Most people in Western New York, we suspect, endorse the idea that it is critical to retain the Buffalo Bills franchise here. Even those who don’t call themselves football fans should understand that the NFL team contributes mightily to Buffalo’s identity and its quality of life.
For that reason, we were heartened by the effort of Sen. Charles E. Schumer, who has suggested that the league tweak the terms of a loan program that helps teams build and renovate stadiums.
It is uncertain that the Bills would want to make use of that program, but it is a safer bet than relying, as in the past, exclusively on contributions from New York State, which remains economically stressed.
Also uncertain is where Erie County Executive Mark C. Poloncarz stands on that question and what Gov. Andrew M. Cuomo is thinking beyond his comments on the importance of keeping the Bills here, while noting there is no “blank check.”
All three of these men have important roles to play in the balancing act of ensuring that the Bills remain here for the long term – a goal that will require major improvements to Ralph Wilson Stadium – while also protecting the bank accounts of taxpayers. What would be most potent, though, is for three of them and other elected officials – the stadium is in Rep. Brian Higgins’ district – to work together on this project, bringing together resources and clout in a way that will lead to success. Like keeping a football team in the town where it was born.
Cuomo has been eloquent in discussing the importance of keeping the Bills in Buffalo. “The spirit of the community is a very important factor here,” he said during a visit to Buffalo in January.
“Losing the Bills would not be helpful to that, and that is a major economic factor. Now, it’s an intangible one, but it is a major one. Does Buffalo need a deep psychological blow at this time? No. I’m trying to do the exact opposite.” He called himself a “committed partner in keeping the Bills here,” and while noting the state’s ongoing financial difficulties, said: “We’ll do whatever we can, and I’m optimistic that it will work out.”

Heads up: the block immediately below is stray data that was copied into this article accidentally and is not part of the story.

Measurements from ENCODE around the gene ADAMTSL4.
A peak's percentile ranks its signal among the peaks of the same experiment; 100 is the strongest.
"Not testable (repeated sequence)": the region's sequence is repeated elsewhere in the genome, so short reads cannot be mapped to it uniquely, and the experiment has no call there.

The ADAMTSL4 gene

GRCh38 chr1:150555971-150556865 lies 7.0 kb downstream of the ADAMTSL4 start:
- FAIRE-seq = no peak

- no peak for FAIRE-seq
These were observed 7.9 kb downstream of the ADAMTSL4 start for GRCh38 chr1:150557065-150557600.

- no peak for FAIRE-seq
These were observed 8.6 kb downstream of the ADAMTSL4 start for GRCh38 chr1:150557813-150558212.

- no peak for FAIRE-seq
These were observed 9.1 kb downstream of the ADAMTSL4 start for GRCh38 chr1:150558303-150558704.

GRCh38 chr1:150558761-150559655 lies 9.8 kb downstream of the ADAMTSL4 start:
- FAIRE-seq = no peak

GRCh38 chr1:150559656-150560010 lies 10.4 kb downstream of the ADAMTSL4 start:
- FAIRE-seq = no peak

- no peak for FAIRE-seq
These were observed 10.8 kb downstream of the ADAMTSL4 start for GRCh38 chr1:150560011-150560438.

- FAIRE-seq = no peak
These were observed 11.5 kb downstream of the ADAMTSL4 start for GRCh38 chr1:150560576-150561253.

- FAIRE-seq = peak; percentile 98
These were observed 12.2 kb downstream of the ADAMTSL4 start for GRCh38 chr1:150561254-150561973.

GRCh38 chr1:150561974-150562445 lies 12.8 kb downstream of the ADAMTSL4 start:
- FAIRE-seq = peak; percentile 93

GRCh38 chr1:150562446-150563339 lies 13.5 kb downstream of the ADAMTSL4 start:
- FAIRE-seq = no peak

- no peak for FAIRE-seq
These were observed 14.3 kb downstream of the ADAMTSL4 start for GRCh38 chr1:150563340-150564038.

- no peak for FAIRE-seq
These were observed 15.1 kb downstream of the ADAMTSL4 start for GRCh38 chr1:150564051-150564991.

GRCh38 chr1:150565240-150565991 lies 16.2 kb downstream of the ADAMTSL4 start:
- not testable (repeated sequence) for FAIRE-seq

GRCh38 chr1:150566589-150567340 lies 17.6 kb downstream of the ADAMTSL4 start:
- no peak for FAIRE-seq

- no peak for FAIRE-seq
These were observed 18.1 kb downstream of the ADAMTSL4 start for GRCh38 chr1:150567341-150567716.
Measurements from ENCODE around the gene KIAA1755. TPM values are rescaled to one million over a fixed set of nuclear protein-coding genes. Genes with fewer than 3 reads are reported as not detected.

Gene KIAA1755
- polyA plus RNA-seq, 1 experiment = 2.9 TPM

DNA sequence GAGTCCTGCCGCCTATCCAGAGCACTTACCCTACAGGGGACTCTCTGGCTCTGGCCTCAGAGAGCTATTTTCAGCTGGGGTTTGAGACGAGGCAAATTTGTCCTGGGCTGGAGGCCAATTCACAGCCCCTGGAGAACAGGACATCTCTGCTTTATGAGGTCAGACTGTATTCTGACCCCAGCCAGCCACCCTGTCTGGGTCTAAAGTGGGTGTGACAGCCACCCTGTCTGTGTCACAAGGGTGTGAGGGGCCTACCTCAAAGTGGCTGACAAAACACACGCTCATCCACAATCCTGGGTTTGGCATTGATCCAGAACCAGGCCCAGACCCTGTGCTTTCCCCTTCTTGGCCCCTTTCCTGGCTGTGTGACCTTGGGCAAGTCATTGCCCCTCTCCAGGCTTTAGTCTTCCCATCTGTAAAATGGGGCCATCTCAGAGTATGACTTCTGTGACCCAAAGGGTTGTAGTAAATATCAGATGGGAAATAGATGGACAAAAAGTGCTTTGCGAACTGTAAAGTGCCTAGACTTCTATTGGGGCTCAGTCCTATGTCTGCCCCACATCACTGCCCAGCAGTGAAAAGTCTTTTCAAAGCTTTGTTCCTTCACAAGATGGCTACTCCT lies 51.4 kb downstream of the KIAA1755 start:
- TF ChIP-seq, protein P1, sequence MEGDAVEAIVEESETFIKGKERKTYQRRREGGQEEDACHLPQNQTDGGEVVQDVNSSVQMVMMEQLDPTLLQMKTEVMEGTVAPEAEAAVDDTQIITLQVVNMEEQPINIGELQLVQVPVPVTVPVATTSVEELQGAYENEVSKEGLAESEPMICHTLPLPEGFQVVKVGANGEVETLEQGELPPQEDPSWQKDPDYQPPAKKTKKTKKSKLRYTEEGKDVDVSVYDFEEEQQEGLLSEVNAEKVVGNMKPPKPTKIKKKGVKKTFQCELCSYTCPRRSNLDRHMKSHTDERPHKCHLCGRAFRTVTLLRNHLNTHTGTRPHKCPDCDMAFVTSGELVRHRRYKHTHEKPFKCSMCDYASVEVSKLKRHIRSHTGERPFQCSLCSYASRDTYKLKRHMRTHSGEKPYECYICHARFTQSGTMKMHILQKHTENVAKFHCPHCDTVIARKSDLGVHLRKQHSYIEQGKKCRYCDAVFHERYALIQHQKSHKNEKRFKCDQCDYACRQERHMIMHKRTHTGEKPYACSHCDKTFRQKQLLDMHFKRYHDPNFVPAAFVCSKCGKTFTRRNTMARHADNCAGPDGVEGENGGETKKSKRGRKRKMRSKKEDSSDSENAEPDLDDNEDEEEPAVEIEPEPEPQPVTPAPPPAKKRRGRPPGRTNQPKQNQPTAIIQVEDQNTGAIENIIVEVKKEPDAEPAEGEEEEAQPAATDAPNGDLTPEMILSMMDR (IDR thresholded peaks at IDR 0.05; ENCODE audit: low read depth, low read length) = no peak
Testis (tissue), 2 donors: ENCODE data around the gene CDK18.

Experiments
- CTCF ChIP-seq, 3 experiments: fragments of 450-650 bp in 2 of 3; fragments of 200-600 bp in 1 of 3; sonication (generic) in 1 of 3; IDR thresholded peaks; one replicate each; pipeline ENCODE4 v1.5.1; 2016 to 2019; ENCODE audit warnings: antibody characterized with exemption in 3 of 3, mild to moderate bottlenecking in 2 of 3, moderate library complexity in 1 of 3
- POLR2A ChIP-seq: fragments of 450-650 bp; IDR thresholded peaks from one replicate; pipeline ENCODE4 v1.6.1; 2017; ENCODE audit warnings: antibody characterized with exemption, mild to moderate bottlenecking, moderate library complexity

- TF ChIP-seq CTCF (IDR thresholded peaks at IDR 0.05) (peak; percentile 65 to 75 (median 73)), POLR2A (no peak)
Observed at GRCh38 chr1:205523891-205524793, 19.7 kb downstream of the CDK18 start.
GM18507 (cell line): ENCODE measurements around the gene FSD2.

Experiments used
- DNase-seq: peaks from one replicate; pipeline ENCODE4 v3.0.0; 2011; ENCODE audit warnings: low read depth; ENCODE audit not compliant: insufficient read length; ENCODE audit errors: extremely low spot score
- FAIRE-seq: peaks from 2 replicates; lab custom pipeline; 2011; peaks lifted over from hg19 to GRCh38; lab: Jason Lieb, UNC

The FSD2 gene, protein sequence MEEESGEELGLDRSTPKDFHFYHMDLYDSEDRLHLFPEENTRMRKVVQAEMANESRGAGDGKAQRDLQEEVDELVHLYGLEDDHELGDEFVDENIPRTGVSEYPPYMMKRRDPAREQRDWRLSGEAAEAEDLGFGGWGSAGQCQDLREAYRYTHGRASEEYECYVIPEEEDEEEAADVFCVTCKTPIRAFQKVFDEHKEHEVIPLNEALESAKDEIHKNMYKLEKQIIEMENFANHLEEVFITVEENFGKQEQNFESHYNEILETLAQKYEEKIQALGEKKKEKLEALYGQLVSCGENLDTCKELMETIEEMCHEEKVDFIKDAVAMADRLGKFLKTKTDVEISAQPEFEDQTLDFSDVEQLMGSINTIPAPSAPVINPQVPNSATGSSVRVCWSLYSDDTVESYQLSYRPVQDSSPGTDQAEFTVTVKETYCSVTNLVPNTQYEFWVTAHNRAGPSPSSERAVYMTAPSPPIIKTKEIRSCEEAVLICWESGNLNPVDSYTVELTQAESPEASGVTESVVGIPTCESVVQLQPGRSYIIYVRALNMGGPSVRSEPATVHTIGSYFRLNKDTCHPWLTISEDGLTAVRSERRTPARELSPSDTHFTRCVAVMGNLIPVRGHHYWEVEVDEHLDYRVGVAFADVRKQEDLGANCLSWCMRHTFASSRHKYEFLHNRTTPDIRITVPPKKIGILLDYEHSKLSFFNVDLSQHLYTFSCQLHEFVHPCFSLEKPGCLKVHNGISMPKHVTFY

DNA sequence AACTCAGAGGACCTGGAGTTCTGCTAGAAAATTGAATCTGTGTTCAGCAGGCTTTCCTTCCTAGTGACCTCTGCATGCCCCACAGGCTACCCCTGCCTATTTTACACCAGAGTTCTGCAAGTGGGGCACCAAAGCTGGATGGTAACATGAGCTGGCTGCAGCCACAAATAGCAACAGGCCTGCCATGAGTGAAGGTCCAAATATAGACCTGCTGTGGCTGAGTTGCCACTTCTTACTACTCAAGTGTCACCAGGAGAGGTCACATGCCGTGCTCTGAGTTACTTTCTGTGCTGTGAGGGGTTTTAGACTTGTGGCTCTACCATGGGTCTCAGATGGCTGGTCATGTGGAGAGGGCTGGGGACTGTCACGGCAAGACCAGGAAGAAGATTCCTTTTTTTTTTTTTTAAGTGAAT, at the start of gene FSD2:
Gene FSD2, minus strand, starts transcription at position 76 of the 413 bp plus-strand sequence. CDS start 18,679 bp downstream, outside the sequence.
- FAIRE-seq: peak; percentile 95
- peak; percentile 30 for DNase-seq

The Bills’ lease expires in 2013, which arrives in just over four months. The Bills have been a fixture in Buffalo since the team was founded in 1959. It is hard to imagine this region without the Bills, but issues such as the stadium upgrade, the team’s lease and the age of its 93-year-old owner, Ralph C. Wilson Jr., all play roles in the team’s future.
That’s a complicated string of issues, and anyone with influence has a role to play in navigating them. We are grateful for the efforts of Schumer, Cuomo, Poloncarz and everyone else on board with this mission, but we hope that they will coordinate their efforts to render the needed outcome for Buffalo, its taxpayers and the team that people seem to love.